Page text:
This image is one of over 108,000 from the AMICA Library (formerly The Art Museum Image Consortium Library- The AMICO Library), a growing online collection of high-quality, digital art images from over 20 museums around the world.
www.davidrumsey.com/amica offers subscriptions to this collection, the finest art image database available on the internet. EVERY image has full curatorial text and can be studied in depth by zooming into the smallest details from within the Image Workspace.
- Cultures and time periods represented
range from contemporary art, to ancient Greek, Roman, and Egyptian works.
- Types of works include paintings, drawings,
watercolors, sculptures, costumes, jewelry, furniture, prints, photographs,
textiles, decorative art, books and manuscripts.
Gain access to this incredible resource through either a
monthly or a yearly subscription and search the entire collection from
your desktop, compare multiple images side by side and zoom into the minute
details of the images. Visit www.davidrumsey.com/amica
for more information on the collection, click on the link below the
revolving thumbnail to the right, or email us at firstname.lastname@example.org
Creator Nationality: African; Central African; Burkinabe; Mossi
Creator Name-CRT: Mossi peoples
Title: Mask with Female Figure (Karan-wemba)
View: Full View
Creation Start Date: 1800
Creation End Date: 1999
Creation Date: 19th-20th century
Object Type: Sculpture
Materials and Techniques: Wood, metal
Dimensions: H. 29 1/2 in. (74.9 cm)
AMICA Contributor: The Metropolitan Museum of Art
Owner Location: New York, New York, USA
ID Number: 1979.206.84
Credit Line: The Michael C. Rockefeller Memorial Collection, Bequest of Nelson A. Rockefeller, 1979
Throughout the savanna region of West Africa, commemorative funerals pay tribute to the memory of deceased elders with performances of music, dance, and masks. Among the Mossi of Burkina Faso, a wooden face mask surmounted by a female figure appears at the funerals of revered women. The mask honors a woman whose great age, wisdom, and experience elevated her to the rank of a living ancestress, an ideal intermediary between the living and the spirits of the family's ancestors. In this work the artist has depicted such a woman at the height of her physical beauty, her youthful body adorned with the scarification patterns traditionally applied after the birth of her first child. These incised linear patterns complement the figure's strong back, rounded thighs, broad hips, and full, projecting breasts. The crescent-shaped coiffure, metal armlets, and pierced ears (which once held metal or beaded earrings) further enhance the beauty of the figure and reflect Mossi ideals of personal embellishment.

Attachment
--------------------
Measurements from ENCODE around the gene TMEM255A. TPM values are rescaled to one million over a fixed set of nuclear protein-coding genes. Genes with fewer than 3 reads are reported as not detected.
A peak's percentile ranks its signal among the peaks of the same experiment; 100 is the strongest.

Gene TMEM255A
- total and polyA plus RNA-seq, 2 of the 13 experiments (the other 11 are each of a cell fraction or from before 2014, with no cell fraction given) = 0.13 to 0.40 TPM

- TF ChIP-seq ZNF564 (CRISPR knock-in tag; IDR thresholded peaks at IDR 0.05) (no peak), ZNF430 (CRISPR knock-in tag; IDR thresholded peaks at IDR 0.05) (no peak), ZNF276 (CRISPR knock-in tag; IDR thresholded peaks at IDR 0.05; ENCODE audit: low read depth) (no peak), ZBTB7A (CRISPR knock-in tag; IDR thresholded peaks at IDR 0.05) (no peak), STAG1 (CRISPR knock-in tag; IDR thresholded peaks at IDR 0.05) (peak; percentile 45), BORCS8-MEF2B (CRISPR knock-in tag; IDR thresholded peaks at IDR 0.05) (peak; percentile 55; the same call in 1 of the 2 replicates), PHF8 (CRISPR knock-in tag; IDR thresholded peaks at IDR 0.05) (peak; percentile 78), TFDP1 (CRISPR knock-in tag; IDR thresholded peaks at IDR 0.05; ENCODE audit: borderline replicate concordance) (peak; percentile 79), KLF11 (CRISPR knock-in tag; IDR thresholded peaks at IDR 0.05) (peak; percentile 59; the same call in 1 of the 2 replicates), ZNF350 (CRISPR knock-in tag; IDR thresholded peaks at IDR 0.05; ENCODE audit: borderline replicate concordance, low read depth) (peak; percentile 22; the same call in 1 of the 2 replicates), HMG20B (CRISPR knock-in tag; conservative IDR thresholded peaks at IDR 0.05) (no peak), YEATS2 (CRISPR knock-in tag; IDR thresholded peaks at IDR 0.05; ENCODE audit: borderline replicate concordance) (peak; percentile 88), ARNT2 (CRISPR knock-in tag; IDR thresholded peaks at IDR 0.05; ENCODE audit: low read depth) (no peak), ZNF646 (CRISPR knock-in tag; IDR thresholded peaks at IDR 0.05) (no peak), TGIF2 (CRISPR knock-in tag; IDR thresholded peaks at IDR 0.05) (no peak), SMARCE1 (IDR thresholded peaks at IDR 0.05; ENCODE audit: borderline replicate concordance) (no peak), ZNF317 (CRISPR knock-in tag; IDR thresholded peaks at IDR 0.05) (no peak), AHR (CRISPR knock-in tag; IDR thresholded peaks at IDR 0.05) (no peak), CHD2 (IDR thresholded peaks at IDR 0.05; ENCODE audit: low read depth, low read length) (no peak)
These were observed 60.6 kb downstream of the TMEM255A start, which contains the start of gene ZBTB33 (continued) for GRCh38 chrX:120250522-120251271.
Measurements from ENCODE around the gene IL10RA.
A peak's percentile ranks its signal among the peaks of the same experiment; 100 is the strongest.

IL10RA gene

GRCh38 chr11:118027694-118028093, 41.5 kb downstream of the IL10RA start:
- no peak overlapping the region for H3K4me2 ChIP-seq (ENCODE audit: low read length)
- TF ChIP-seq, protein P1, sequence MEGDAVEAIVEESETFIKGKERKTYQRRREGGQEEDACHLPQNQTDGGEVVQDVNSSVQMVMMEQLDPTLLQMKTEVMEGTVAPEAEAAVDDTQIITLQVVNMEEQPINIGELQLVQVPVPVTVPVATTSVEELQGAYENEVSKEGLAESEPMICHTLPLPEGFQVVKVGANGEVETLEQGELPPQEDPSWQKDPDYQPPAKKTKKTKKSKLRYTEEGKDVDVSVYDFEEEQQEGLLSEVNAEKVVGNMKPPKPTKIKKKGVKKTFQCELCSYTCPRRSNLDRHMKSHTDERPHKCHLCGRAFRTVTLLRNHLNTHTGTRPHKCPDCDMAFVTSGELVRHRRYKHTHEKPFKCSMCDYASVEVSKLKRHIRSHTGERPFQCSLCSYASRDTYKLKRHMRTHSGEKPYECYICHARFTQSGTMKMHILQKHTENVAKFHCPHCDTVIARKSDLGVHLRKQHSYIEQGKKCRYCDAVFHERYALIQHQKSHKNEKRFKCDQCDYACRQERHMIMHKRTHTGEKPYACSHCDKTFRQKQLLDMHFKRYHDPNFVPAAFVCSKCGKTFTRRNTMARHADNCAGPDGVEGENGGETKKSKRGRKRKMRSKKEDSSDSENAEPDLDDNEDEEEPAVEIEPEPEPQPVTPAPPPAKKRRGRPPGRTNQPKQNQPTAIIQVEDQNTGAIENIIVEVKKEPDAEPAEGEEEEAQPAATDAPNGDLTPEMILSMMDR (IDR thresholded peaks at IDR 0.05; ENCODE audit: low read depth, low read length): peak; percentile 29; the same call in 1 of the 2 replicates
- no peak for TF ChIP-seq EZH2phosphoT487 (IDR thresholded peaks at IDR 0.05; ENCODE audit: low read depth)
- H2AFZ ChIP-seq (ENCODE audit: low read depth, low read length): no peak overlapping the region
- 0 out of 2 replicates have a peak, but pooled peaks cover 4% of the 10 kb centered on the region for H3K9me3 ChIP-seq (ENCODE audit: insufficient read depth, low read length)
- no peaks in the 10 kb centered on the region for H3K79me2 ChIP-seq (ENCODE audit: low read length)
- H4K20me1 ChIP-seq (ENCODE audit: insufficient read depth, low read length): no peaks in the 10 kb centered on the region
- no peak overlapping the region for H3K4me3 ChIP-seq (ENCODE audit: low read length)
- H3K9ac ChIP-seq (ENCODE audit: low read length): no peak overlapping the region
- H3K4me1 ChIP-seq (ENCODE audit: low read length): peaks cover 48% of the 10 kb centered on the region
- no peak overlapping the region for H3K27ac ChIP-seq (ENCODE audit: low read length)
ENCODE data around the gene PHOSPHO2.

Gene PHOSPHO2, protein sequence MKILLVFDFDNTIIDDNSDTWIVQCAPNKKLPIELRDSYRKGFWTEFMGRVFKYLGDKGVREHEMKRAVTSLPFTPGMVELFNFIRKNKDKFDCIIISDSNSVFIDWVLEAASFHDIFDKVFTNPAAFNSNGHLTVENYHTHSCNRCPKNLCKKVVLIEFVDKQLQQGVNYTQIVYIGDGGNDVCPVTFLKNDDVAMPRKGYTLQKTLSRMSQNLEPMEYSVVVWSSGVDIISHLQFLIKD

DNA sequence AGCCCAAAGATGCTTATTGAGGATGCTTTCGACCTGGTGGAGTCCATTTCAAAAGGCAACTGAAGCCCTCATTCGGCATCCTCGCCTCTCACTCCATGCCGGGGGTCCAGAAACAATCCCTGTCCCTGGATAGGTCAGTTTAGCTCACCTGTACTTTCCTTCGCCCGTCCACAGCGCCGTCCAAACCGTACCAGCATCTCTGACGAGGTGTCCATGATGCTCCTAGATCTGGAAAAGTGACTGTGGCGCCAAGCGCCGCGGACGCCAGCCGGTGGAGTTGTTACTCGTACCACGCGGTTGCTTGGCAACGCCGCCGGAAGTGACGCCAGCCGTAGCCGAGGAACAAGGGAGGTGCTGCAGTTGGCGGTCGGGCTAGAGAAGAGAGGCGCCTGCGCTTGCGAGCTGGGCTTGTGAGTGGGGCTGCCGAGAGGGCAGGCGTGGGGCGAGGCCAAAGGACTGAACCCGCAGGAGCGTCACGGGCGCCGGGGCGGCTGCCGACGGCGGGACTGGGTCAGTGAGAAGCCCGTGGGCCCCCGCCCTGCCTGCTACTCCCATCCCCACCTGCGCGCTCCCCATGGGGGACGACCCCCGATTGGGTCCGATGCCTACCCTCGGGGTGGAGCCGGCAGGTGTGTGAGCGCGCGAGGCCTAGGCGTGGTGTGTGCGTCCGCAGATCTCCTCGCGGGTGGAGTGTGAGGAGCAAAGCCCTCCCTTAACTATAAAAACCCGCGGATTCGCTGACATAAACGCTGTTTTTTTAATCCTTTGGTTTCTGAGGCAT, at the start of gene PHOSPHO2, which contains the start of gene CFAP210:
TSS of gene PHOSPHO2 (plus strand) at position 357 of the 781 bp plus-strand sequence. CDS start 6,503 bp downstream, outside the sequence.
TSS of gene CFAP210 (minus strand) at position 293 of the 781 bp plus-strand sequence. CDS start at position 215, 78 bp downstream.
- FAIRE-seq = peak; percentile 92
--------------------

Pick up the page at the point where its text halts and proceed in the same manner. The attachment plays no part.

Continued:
The stylized oval face mask, with its central vertical ridge, indicates an origin in the Yatenga region. Mossi masks from this area resemble the masking styles of the Dogon of Mali and reflect their shared history. Five centuries ago, when the Mossi states were founded, some Dogon living in this area were assimilated into Mossi society, while others fled to the present home of the Dogon around the Bandiagara cliffs.
AMICA ID: MMA_.1979.206.84
AMICA Library Year: 2000
Media Metadata Rights:
Copyright The Metropolitan Museum of Art
AMICA PUBLIC RIGHTS: a) Access to the materials is granted for personal and non-commercial use. b) A full educational license for non-commercial use is available from Cartography Associates at www.davidrumsey.com/amica/institution_subscribe.html c) Licensed users may continue their examination of additional materials provided by Cartography Associates, and d) commercial rights are available from the rights holder.
Copyright © 2007 Cartography Associates.
All rights reserved.